The SEAT Leon would usually be the Spanish chorizo stuck between two thick slices of Czech Octavia and German Golf. Squeezed on one side by Skoda’s reputation for value and on the other by Volkswagen’s unshakeable image.
For a while now that’s left the Leon in a bit of a no man’s land. Not as desirable as the Golf but more expensive than the Octavia, it started to suffer in the showrooms.
So when the VAG group were planning the future of the next Octavia, Leon and Golf, someone from SEAT must have been up to mischief. Maybe they slipped something into the flasks of coffee or sprinkled mind-altering substances onto the pastries before the meeting. Maybe they’d got hold of some compromising photos of one of the accounting team. Or maybe they were just very, very persuasive.
Why? Because this third generation of Leon suddenly looks like the pick of the bunch. From top to bottom, inside and out, and on the road it’s the equal of all and beats them where it matters.
It starts off underneath, where the group’s latest MQB platform is shared across each of the brands. That gives SEAT access to the same chassis, engines and advanced technology that underpins the new seventh generation Golf.
Then they wrapped that up in a body that instantly makes the old Leon look rather frumpy. The sharp creases give the Leon better proportions and turn it into a very handsome hatchback, especially in 3-door SC form.
At the front and rear are distinctive lights whose design must have been acquired during a clandestine operation into Audi territory by SEAT’s stealth ninjas. A bold strip of light surrounds both sets of clusters, making the Leon easy to spot at night and also fooling many into thinking it’s an A3. A very neat trick.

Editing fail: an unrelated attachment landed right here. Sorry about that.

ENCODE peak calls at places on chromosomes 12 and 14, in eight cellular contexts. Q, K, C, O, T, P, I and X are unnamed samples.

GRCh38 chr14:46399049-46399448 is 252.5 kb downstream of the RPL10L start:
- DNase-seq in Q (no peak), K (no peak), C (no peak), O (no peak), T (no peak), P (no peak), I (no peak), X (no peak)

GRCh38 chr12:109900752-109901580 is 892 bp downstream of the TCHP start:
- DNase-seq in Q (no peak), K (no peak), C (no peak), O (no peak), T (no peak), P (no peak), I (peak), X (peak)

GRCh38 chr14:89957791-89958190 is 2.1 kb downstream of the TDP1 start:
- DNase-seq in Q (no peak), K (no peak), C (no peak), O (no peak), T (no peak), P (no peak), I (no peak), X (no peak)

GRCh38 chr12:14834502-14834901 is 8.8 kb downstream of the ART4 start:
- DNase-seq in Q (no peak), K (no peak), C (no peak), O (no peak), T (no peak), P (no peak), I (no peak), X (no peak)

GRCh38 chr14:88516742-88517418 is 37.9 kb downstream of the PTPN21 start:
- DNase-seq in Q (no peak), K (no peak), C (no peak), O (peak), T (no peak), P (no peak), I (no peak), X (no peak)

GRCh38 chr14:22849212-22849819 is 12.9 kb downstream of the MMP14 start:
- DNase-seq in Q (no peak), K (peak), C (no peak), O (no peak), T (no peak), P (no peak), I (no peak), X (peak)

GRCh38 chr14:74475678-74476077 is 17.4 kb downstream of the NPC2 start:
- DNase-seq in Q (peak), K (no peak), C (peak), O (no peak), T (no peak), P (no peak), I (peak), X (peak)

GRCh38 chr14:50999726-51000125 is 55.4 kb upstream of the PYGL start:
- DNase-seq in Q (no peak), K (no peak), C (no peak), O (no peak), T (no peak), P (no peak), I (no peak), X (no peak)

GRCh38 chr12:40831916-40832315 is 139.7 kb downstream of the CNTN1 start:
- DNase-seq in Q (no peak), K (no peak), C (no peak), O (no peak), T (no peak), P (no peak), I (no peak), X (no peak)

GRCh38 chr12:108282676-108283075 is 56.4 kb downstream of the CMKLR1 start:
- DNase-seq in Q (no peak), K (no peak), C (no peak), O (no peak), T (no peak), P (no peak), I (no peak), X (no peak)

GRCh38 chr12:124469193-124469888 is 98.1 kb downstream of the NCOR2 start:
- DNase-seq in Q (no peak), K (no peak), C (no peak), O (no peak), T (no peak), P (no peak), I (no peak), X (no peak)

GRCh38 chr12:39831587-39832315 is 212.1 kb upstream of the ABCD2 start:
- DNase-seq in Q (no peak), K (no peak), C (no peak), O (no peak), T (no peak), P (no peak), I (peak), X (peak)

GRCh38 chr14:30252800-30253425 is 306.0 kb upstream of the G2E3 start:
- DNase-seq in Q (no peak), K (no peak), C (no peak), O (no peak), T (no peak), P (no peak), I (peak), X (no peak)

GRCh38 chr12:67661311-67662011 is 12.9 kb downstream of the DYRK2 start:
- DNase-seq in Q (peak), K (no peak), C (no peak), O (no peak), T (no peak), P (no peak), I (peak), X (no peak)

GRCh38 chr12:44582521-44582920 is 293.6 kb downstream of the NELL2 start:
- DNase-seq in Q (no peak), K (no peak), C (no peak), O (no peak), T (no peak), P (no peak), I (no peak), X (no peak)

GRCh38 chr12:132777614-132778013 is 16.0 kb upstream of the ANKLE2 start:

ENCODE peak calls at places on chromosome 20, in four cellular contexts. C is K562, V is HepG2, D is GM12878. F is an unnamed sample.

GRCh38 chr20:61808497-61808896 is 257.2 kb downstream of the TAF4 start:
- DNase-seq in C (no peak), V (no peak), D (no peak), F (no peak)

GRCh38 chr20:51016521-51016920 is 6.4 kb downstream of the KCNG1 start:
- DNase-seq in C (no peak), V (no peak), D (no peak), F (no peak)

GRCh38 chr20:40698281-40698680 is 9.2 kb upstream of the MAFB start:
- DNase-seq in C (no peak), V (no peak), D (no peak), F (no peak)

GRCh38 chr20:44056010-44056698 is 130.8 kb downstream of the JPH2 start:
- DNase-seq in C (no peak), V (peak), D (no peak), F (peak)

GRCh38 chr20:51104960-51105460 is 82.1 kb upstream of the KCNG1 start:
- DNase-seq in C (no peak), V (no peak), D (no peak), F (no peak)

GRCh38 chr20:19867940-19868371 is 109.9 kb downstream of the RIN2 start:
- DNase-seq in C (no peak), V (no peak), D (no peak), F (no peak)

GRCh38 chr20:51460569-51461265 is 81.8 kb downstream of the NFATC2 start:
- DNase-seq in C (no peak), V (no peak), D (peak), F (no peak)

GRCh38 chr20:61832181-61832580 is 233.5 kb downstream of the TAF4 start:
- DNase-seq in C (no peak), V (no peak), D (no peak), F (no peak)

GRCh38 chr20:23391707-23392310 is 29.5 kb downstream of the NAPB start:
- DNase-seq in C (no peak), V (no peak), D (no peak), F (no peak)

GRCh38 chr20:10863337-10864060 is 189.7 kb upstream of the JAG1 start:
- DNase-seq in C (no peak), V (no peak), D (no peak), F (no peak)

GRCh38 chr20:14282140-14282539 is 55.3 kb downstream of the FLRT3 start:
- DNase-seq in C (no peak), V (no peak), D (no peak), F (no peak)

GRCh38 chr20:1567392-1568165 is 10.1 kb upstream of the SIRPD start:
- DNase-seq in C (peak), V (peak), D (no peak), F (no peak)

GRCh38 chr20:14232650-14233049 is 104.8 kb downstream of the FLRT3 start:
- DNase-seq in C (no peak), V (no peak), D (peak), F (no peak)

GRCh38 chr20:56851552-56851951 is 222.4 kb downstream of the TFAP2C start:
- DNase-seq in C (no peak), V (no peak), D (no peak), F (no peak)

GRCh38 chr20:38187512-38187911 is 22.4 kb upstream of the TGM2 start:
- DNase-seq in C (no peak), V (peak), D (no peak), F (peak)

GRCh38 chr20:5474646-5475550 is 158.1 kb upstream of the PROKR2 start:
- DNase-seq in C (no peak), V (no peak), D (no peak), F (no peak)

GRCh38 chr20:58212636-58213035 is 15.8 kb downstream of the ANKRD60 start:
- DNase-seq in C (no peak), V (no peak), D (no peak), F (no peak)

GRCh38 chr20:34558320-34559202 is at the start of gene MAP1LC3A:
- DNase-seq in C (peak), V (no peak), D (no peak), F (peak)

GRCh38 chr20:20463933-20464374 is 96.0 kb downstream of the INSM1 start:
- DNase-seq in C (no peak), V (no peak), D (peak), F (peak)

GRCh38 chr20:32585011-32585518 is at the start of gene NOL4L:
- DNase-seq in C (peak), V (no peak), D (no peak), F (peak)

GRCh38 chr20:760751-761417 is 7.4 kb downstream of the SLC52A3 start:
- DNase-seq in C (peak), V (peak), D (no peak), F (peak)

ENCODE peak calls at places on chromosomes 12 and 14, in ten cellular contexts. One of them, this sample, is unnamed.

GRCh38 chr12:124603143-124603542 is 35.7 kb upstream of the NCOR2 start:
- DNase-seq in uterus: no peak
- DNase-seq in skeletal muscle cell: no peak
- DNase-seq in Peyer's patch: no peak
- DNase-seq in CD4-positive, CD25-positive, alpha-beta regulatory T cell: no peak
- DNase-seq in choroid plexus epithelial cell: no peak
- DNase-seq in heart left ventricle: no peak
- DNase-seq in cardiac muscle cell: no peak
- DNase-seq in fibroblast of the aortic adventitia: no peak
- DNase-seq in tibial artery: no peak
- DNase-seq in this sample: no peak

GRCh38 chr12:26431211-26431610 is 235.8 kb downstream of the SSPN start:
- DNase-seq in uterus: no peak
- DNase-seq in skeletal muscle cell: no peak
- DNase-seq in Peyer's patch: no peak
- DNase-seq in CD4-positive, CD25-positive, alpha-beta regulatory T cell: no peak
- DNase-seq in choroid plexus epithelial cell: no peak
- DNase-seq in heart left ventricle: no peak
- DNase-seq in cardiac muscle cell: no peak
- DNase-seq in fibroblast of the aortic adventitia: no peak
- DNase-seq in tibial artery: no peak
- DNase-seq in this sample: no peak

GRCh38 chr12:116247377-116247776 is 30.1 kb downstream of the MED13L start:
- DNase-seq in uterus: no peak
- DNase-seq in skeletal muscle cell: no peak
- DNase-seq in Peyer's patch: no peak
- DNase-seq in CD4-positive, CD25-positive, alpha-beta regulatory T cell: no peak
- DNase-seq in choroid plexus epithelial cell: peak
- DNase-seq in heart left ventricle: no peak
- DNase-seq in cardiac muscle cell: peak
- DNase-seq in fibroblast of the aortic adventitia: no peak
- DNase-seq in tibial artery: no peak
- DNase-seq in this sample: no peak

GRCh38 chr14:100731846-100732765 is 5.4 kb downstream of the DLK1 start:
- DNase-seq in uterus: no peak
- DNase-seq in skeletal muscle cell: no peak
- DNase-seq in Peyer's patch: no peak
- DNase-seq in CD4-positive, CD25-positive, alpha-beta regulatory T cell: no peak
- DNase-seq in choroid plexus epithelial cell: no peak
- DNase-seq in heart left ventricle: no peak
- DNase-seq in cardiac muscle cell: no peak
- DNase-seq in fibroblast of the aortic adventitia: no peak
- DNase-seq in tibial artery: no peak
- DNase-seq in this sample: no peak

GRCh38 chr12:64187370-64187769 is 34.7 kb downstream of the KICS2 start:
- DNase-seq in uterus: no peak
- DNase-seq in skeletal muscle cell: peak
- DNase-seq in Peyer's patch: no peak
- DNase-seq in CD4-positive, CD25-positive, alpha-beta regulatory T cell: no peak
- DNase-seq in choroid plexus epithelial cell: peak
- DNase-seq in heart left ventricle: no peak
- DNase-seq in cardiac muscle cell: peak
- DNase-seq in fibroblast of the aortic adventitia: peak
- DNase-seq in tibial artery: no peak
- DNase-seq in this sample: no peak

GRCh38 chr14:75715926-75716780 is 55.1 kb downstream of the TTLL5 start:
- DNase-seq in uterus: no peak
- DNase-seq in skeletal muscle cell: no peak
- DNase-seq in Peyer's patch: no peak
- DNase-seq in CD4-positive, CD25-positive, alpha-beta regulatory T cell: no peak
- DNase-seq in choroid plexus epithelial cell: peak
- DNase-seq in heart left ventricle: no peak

The headlights are new technology that SEAT were able to launch first and use LEDs to power the main and full beams. They are incredibly effective, beating xenons for brightness and offering a noticeably whiter light, and at the time of writing they’re available as part of the Tech Pack upgrade (which includes sat-nav and DAB) – for free!
Step inside and you’ll immediately feel at home. The layout of the main controls is almost exactly the same as the ergonomic Golf, and the buttons and control stalks are identical to those you’d find in the Leon’s more expensive siblings. It’s a big step up from the previous model, and the premium feel is reinforced by the optional black leather upholstery with red stitching. It all feels very classy.
The 5.8-inch colour touch-screen is a bit smaller than some rivals but it is very easy to use, with each group of functions colour-coded (trip computer, car info, sat-nav, phone and media). Those colours are reflected in the trip computer sat between the speedometer and rev counter. It’s clever, intuitive and gives you loads of information, and it’s all standard in this FR model.
There’s even more technology to enjoy if you don’t mind spending a little extra. Options fitted here include adaptive cruise control, self-dipping headlights, blind-spot detection, lane-assist and driver fatigue detection (although paying for the car to tell you you’re in need of caffeine seems a bit over the top).
Then there’s the driver profile selection (standard on the FR) that allows you to customise steering weight, throttle response and even the sound from the engine. Pop it into Sport mode and a device near the engine bulkhead amplifies noise from the engine to make it sound sportier.
Talking of engines, this is currently the fastest Leon you can buy after the brilliant Cupra. It’s the 184PS 2.0-litre diesel and is good for 62mph in 7.5 seconds and an official 67mpg. That’s quite a combination and for everyday driving it offers a perfect blend of accessible performance and economy. It’s also the exact same mechanical package as the Golf GTD, but for over £3,000 less. Makes you think, doesn’t it?